Subsequently, the focus of this research was on the measurement of transformational leadership in a diverse South African context and the soundness of the Transformational Leadership Questionnaire (TLQ), developed by Podsakoff et al. (1990), from an etic perspective. This research explored the applicability of a predominantly Western construct and instrument in a context that is extremely diverse, specifically in terms of the cultural differences found in South Africa (Nel et al., 2012; Taylor, 2004).

The original TLQ, that consisted of 22 items, identified six factors, namely articulating a vision, providing an appropriate model, fostering the acceptance of group goals, high-performance expectations, individualised support and intellectual stimulation.

The universal utilisation and application of a non-South African-based instrument were investigated within the diverse South African context (etic approach). The research aimed to apply an existing instrument (TLQ) in a new context for a diverse sample to confirm the construct validity (Morris et al., 1999).

Our study has two broad objectives. Firstly, it aims to examine the TLQ in terms of construct (factorial) validity; an exploratory factor analysis (EFA) as well as confirmatory factor analysis (CFA) were used to conduct the analysis. Secondly, discriminant and convergent validity of the TLQ were investigated to assess the factorial validity of the instrument.

The contribution of this research establishes a valid measure of transformational leadership from an etic approach. The necessity of this research originates from the diverse nature of the South African workforce. Participants from both the private and public sectors participated in our study.

Literature review

Transformational leadership

The attributes of what constitutes a good leader have been a subject of discussion and research in all nationalities and societies for many decades. Bass and Riggio (2006) asserted that there is no nationality with an absolute lack of leadership and the way it is practiced is influenced by organisations and societies. The purpose of our study was not to elaborate on the theoretical meaning of transformational leadership, but merely on the validation and standardisation of the measurement thereof. It is, however, important to ensure that the concept is defined according to the operational definition of TLQ proposed by Podsakoff et al. (1990).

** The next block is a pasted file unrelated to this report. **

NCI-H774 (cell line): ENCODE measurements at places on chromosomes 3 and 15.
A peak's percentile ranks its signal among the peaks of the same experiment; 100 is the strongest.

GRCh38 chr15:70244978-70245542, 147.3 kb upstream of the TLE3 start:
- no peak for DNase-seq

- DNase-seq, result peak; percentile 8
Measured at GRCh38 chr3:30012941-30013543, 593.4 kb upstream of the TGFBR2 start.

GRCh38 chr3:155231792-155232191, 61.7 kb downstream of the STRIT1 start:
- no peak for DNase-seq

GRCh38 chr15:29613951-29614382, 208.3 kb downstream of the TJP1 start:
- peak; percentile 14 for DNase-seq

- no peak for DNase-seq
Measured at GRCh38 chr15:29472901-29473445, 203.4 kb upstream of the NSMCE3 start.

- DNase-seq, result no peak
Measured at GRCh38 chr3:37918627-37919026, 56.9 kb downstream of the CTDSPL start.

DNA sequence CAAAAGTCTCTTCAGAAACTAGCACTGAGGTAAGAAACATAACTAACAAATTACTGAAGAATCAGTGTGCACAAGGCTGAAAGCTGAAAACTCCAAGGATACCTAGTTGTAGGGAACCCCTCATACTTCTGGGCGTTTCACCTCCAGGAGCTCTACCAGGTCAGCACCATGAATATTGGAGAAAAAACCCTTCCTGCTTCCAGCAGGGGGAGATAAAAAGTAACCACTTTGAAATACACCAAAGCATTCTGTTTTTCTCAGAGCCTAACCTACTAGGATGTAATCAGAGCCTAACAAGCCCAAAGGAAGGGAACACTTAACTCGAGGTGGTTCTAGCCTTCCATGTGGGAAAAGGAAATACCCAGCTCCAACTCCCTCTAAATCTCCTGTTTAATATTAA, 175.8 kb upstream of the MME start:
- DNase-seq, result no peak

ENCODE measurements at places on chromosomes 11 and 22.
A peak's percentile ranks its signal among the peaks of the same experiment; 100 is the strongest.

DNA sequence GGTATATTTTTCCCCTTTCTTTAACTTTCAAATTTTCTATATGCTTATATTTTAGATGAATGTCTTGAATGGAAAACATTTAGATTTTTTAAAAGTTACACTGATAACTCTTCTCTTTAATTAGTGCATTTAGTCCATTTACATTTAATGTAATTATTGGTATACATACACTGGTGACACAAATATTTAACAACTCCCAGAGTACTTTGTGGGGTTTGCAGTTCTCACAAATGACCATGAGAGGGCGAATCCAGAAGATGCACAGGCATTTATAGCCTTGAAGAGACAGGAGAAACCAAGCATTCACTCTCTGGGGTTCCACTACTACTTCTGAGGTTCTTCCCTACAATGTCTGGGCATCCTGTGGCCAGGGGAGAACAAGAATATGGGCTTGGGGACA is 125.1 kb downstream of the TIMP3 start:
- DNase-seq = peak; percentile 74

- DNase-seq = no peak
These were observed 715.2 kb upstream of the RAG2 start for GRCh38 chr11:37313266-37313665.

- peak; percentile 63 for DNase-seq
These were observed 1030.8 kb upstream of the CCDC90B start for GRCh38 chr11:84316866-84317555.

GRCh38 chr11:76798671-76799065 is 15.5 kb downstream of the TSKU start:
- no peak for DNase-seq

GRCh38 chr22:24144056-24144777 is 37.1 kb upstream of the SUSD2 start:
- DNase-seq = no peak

Podsakoff et al.’s (1990, p. 109) definition of transformational leadership refers to ‘high-performance expectations – behaviour that demonstrates high expectations for excellence, quality and high performance by leaders’. In their view, transformational leaders influence behaviour by behaving as role models and portraying desirable behaviour. Employees want to mimic their role models whom they perceive in a positive light (Hu et al., 2023) and they are thereby empowered to deliver on the leader’s vision.

Scholars agree that effective transformational leaders are those who change the values, beliefs and attitudes of followers in a way that they would be willing to go beyond the call of duty (Hu et al., 2023; Lian et al., 2022; Podsakoff et al., 2012; Rafferty & Griffin, 2004). These values, beliefs and attitudes are realised because of trust and loyalty to the leader (Gillespie & Mann, 2004; Hu et al., 2023). Research further attests that those followers are motivated by transformational leaders because they trust and respect them (Islam et al., 2021; Yukl, 1989). Trust in a transformational leader is regarded as an important element of followers’ motivation and loyalty (Braun et al., 2013; Islam et al., 2021). Transformational leaders can instil and stimulate extra effort and a desire to go beyond the call of duty (Arnold et al., 2001; Li et al., 2019). Various studies have further demonstrated a relationship between transformational leadership and employee performance (Hasib et al., 2020; Top et al., 2020).

Measuring transformational leadership

The Multi-Factor Leadership Questionnaire (MLQ) developed by Avolio and Bass (1995) is mostly used to measure different dimensions of leadership. The MLQ has been researched and adapted to enrich and improve the soundness thereof and it is currently at version 5. The revised instrument contains 36 items, with a number of items measuring the five dimensions of transformational leadership (inspirational motivation, idealised influence, individualised consideration and intellectual stimulation).

Other instruments that are available to measure transformational leadership include the Conger–Kanungo scale (Conger & Kanungo, 1994), the Leadership Practices Inventory (LPI) (Kouzes & Posner, 1990), the Global Transformational Leadership scale (GTL) (Carless et al., 2000) and the TLQ (Alban-Metcalfe & Alimo-Metcalfe, 2000).